Five wolves that had been captured in Canada and cooped up in small metal crates for 74 hours ran free into the Frank Church-River of No Return Wilderness on Jan. 14, 1995.
Ken Miller, a reporter for the Idaho Statesman and Gannett News Service, joined Statesman photographer Katherine Jones on the icy surface at the end of the Salmon River Road to record what has been called one of the great conservation successes of the 20th century.
Ranchers and local officials who were at the release site were not celebrating. They had just lost a last-ditch legal effort to stop the reintroduction of the predators, which had been in the works for more than a decade.
Millers story and Jones photographs showed the radio-collared wolves reluctant to leave the metal crates thus beginning one of the defining stories of modern Idaho.
Its a clash between people who love and want to protect the states wild heart and those who seek to make a living off the land ranching, logging, mining and hunting.
For two decades, this story has affected nearly all Idahoans. The Statesman has chronicled how wolves thrived in the 22 million acres of wilderness and roadless national forest in Central Idaho; covered the challenges ranchers faced from wolf attacks on livestock; and described how residents in Stanley and Ketchum delighted in the regular appearances of wolf packs on the edges of their communities.
And we followed the often-volatile debate over the effects of growing wolf numbers on Idahos elk population and hunting.
Along the way, we have often stopped to look more deeply at the animals and the people whose lives they changed. In 2004, we told the story of the life and death of one of the five wolves released at Corn Creek. The wolf was known as B2 or Chat Chaaht, as named by Nez Perce schoolchildren.
B2 helped Idahos Nez Perce Tribe reconnect with its spiritual past, ate a cow owned by the president of the Idaho Cattle Association and inspired wolf supporters around the world. Like thousands of newcomers who came to Idaho in the 1990s, B2 and the other wolves helped ignite a debate over changing Western values, a Statesman story read.
You may find meaning in B2s mournful search for his dead mate. You may find hope in his remarkable survival. You may see in his story one more example of an arrogant federal government forcing its will on Westerners.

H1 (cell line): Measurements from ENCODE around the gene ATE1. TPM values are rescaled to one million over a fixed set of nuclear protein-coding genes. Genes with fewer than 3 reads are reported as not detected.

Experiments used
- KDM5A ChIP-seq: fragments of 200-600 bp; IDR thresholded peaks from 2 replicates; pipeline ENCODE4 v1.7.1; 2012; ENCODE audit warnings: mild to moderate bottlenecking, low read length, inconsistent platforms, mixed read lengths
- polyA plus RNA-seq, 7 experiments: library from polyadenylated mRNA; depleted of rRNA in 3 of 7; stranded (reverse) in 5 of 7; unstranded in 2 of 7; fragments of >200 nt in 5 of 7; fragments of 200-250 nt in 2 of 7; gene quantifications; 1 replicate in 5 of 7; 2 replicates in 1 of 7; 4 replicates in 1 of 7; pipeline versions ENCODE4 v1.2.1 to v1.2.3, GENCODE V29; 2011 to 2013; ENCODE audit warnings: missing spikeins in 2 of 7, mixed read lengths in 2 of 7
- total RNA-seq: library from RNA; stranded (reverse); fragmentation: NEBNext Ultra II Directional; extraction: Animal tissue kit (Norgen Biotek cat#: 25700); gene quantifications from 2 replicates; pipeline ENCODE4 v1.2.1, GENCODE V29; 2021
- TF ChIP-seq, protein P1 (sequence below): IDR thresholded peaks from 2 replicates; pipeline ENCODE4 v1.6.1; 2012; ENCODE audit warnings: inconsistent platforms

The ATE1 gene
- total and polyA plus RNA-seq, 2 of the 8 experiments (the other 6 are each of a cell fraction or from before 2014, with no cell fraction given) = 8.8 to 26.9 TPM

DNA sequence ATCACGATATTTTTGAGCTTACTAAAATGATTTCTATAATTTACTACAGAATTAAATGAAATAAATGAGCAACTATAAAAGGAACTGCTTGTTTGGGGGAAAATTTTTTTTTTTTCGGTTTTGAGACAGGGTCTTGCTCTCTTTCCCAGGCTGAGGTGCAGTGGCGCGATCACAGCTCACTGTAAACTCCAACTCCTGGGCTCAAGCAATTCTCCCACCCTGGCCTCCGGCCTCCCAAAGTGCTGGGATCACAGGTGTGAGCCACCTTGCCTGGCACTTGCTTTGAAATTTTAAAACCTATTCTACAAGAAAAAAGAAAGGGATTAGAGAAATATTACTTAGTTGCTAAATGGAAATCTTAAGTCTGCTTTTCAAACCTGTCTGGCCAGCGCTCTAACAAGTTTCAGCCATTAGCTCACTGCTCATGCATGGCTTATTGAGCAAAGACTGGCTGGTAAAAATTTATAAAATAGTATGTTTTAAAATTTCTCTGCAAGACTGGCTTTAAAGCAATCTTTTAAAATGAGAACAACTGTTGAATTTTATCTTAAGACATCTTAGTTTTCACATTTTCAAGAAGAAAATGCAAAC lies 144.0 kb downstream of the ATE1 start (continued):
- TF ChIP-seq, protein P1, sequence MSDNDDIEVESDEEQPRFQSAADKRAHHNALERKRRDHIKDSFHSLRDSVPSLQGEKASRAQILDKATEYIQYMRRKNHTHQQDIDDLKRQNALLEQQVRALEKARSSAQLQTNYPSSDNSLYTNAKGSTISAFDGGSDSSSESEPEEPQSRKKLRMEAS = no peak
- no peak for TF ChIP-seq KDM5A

Or you may wish he and the 34 other Canadians who augmented Idahos struggling native wolf population would have gone back to where they came from.
B2 died in 2004 next to a young bull elk, his final kill at age 14.
NUMBERS GROW, THEN DECLINE
Wolf numbers jumped to more than 150 in 2001, and hunters began complaining about the effects on game populations.
Wolves were first removed from the protection of the federal Endangered Species Act in 2009. But wildlife advocates successfully overturned the Obama administrations decision and returned the wolf to the list.
In April 2011, I was in Washington, D.C., to cover the vote by Congress to delist the wolf again in the Northern Rockies, an unprecedented political move in the history of the Endangered Species Act.
Idahos wolf population peaked in 2009 at an estimated 850.
Wolf hunting, which began in Idaho in 2009, reduced the population to around 540 when the breeding season began in late March of this year. That same month, Gov. Butch Otter signed a bill to create an Idaho Wolf Depredation Control Board to reduce the wolf population further.
This raised the ire of wolf and wildlife supporters worldwide, as did a wolf-hunting derby in 2013 and a decision by Idaho Fish and Game to send a government hunter to kill wolves in the Frank Church Wilderness.
But biologists are confident that wolves are prolific enough to offset anything except a poisoning campaign like the one that killed them off in the century before.
Such a campaign is unlikely, managers say.
Idahoans are learning to live with wolves. But for some, the presence of wolves remains a bitter pill.
Republican Rep. JoAn Wood, of Rigby, who fought hard in the 1990s to keep Fish and Game from doing anything to help bring wolves from Canada to Idaho, has been skeptical about making hunters and ranchers pay to kill wolves.
We never wanted our sportsmen or livestock growers to pay for shoving them down our throats, Wood said in February.
Rocky Barker: 377-6484